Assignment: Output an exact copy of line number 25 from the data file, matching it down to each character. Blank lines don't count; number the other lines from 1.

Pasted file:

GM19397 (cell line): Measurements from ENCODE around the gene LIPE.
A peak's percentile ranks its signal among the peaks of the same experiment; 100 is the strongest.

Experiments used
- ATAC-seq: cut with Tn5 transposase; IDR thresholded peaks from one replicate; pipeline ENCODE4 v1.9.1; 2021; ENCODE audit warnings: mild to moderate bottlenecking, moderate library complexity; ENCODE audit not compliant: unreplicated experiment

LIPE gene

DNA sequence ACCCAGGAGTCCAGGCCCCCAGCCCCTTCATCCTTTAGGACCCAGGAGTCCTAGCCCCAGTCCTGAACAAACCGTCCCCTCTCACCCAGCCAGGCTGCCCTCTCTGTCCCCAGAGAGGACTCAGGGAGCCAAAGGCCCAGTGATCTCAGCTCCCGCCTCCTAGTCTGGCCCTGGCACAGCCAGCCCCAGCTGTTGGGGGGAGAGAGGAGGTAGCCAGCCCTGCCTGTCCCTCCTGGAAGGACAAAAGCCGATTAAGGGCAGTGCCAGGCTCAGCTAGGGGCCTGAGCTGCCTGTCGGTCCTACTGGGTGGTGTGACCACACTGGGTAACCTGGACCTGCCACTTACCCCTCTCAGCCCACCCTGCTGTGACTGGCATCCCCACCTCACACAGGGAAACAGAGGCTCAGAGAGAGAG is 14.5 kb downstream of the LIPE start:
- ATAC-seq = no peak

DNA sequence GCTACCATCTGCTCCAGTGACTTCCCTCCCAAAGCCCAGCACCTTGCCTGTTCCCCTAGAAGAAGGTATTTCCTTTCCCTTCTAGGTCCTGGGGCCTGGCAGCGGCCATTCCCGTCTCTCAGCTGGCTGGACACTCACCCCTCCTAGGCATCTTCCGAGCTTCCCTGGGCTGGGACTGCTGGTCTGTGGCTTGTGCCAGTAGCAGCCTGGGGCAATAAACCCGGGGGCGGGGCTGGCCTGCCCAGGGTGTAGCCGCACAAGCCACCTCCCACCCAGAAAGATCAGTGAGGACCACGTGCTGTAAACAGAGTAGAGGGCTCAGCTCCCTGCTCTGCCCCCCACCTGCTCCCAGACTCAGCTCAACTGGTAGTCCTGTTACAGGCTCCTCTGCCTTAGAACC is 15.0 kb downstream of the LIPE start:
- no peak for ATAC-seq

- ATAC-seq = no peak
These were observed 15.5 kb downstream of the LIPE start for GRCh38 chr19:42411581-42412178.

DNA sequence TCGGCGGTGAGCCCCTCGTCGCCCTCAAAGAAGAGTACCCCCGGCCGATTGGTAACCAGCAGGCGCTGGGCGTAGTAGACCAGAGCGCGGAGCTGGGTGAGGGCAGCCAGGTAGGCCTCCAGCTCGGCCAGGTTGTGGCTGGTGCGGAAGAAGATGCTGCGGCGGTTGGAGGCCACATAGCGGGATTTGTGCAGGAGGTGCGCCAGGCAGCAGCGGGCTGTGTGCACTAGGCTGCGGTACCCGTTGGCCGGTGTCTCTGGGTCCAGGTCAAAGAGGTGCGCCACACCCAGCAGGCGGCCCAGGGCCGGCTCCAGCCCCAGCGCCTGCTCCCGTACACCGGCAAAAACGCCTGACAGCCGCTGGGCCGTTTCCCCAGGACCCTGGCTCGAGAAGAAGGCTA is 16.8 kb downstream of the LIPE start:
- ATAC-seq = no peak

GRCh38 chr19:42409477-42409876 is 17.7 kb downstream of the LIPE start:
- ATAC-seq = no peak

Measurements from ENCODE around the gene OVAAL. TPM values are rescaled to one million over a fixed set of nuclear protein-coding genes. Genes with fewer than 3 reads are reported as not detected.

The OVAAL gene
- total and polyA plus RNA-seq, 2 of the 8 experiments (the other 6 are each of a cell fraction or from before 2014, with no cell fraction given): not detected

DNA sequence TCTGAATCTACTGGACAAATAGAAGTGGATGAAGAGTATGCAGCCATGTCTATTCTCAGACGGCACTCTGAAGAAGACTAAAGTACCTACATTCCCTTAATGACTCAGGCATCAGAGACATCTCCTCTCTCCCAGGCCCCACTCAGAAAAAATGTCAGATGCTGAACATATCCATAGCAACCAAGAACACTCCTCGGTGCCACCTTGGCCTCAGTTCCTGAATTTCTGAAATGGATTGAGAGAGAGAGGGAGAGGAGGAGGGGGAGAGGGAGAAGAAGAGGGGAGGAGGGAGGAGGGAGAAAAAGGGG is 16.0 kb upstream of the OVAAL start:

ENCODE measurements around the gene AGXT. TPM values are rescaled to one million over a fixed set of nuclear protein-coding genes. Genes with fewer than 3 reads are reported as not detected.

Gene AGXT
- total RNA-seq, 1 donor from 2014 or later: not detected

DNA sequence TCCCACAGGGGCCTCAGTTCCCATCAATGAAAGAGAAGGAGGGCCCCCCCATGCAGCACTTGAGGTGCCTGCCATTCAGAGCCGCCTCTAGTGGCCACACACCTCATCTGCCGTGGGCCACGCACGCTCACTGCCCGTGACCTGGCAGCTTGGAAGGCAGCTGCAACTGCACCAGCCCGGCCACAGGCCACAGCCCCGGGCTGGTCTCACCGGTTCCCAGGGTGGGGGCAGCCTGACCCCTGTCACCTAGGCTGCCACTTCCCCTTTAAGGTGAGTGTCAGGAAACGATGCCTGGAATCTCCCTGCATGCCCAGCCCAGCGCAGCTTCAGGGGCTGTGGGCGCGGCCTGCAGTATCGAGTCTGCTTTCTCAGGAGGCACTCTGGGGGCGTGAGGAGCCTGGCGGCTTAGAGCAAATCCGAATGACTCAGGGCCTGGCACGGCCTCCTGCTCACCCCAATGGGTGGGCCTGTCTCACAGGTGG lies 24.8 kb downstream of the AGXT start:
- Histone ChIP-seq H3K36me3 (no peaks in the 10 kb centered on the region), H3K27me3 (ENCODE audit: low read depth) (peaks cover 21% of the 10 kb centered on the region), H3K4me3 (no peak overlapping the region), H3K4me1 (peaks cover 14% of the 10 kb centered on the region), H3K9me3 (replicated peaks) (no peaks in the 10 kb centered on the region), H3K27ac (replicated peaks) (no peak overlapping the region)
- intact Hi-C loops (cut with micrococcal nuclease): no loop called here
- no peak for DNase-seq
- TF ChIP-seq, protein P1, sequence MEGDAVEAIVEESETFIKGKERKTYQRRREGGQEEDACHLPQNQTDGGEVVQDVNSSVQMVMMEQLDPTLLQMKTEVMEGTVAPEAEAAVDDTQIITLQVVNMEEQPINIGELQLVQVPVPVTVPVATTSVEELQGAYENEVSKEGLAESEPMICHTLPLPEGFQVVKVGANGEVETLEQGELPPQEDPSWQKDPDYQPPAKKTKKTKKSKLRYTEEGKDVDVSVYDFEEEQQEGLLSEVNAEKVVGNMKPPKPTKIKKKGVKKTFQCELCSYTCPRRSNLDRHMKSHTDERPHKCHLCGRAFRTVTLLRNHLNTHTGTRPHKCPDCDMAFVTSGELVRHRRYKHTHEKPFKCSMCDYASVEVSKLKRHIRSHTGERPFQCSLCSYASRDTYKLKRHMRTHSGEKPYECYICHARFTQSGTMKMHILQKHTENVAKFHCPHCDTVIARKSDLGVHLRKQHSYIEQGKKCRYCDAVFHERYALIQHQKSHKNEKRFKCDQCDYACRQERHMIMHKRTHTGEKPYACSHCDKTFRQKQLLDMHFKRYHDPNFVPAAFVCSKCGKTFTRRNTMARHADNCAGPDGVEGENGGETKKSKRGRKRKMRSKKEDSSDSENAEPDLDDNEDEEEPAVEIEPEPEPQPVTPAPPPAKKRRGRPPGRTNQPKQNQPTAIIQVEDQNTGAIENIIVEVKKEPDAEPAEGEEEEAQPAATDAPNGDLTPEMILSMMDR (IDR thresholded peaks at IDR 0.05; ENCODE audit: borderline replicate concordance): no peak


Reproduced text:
- intact Hi-C loops (cut with micrococcal nuclease): no loop called here